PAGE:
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Cooke v. State

Supreme Court of Delaware

February 21, 2018

JAMES E. COOKE, Defendant-Below, Appellant,
v.
STATE OF DELAWARE, Plaintiff-Below, Appellee.

          Submitted: February 7, 2018

         Court Below: Superior Court of the State of Delaware Cr. ID. No. 0506005981 (N)

          Before STRINE, Chief Justice; VAUGHN, and SEITZ, Justices.

          ORDER

          Collins J. Seitz, Jr. Justice.

         This 21st day of February, 2018, having considered the briefs and the record below, it appears to the Court that:

(1) On April 13, 2012, a jury convicted James E. Cooke of two counts of first degree murder, first degree burglary, first degree rape, first degree arson, first degree reckless endangering, two counts of second degree burglary, second degree robbery, and misdemeanor theft. He was sentenced to death. On April 4, 2017, after this Court declared the death penalty unconstitutional in Rauf v. State[1] and applied it retroactively in Powell v. Delaware, [2] Cooke filed a motion to vacate his death sentence. The Superior Court granted the motion and resentenced Cooke to life without parole or reduction.
(2) On appeal, Cooke argues that the Superior Court violated his constitutional rights because it did not consider a term of years under 11 Del. C. § 4205, and because a mandatory life sentence without parole for first degree murder violates the Eighth and Fourteenth Amendments of the United States Constitution.[3]We review questions of law and constitutional violations de novo.[4]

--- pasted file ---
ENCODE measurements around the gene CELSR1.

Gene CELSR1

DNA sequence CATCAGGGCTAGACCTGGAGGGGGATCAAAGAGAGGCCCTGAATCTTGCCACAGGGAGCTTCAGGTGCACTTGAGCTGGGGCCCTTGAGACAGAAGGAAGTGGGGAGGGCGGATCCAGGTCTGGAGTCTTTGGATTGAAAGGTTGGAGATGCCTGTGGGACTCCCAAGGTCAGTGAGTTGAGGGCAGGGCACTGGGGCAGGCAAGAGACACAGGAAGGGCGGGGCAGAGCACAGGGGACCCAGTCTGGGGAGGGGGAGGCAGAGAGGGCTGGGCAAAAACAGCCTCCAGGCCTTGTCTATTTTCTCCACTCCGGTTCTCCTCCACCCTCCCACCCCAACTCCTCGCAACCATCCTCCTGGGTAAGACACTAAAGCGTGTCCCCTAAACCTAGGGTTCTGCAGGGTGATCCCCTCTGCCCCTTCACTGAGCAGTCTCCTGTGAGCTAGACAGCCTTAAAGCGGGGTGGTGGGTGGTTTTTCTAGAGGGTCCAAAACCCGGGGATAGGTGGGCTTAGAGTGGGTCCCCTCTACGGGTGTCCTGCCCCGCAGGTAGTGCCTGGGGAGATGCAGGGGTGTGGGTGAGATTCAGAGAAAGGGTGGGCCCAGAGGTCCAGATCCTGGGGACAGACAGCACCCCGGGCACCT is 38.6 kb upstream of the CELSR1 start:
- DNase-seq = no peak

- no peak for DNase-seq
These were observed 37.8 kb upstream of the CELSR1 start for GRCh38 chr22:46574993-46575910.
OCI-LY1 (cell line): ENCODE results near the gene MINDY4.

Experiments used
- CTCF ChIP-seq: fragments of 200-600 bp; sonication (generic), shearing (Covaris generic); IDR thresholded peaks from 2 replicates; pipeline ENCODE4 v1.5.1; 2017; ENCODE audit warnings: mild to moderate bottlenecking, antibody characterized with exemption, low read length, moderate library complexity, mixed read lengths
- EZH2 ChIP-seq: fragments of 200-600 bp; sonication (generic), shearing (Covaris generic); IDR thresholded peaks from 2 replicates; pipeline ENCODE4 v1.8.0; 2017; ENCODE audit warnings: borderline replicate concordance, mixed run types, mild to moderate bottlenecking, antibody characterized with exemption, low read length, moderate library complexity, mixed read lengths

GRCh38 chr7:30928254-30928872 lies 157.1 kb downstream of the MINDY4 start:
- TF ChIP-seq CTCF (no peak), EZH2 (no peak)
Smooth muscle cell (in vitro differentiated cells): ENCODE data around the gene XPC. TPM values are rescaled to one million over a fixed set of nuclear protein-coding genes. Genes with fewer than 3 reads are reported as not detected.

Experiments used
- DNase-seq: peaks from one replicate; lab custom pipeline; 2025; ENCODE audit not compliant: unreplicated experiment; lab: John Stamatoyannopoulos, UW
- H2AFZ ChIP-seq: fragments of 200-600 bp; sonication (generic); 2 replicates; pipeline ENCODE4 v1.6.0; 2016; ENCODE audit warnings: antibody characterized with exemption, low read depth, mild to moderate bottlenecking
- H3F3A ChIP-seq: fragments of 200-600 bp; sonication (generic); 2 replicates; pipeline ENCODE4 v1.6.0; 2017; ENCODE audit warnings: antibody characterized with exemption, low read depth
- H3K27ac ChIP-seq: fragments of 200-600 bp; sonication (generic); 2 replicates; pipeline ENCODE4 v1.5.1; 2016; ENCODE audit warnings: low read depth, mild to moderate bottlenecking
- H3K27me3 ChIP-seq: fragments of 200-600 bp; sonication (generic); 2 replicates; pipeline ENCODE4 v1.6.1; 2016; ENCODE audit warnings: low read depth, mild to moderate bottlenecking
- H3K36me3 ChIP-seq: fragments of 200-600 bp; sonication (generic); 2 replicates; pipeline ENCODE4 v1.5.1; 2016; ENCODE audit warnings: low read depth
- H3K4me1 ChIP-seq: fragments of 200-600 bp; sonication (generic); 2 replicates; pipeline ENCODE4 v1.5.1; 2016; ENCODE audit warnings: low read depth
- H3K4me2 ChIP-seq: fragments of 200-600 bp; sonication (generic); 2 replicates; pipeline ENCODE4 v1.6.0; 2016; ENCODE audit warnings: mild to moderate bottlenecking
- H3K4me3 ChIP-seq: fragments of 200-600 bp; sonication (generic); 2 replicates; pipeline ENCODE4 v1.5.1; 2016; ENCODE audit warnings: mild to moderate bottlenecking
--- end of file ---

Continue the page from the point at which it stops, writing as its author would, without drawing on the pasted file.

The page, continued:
(3) Cooke first argues that this Court declared 11 Del. C. § 4209 unconstitutional in its entirety, and thus the court should have sentenced him under 11 Del. C. § 4205.[5] We rejected this argument in Norcross v. State.[6] Thus, the argument is without merit.
(4) Cooke next argues that a mandatory life sentence without parole or reduction for first degree murder violates the Eighth and Fourteenth Amendments to the United States Constitution.[7] He cites no cases to support this argument; rather, he points out that other states apply different sentences.[8] But "[t]he Eighth Amendment is not violated every time a State reaches a conclusion different from a majority of its sisters over how to best administer its criminal laws."[9] As we explained in Williams v. State, "[t]he Delaware legislature's determination to draw the line as it did . . . is justifiable because of the violent nature of the crimes involved."[10] We thus defer to the General Assembly's determination.[11]
(5) Cooke argues the sentence violates his Fourteenth Amendment rights because he would have tried the case differently had he known that a mandatory life sentence was the only sentence for first degree murder.[12] He does not explain, however, how his strategy would have differed, or why it would have changed the outcome of the case. Lacking any support for his argument, we find that the Superior Court did not violate Cooke's constitutional rights in sentencing him to life without parole or reduction.

         NOW, THEREFORE, it is hereby ORDERED that the judgment of the Superior Court is AFFIRMED.

---------

Notes:

[1] 145 A.3d 430 (Del. 2016).


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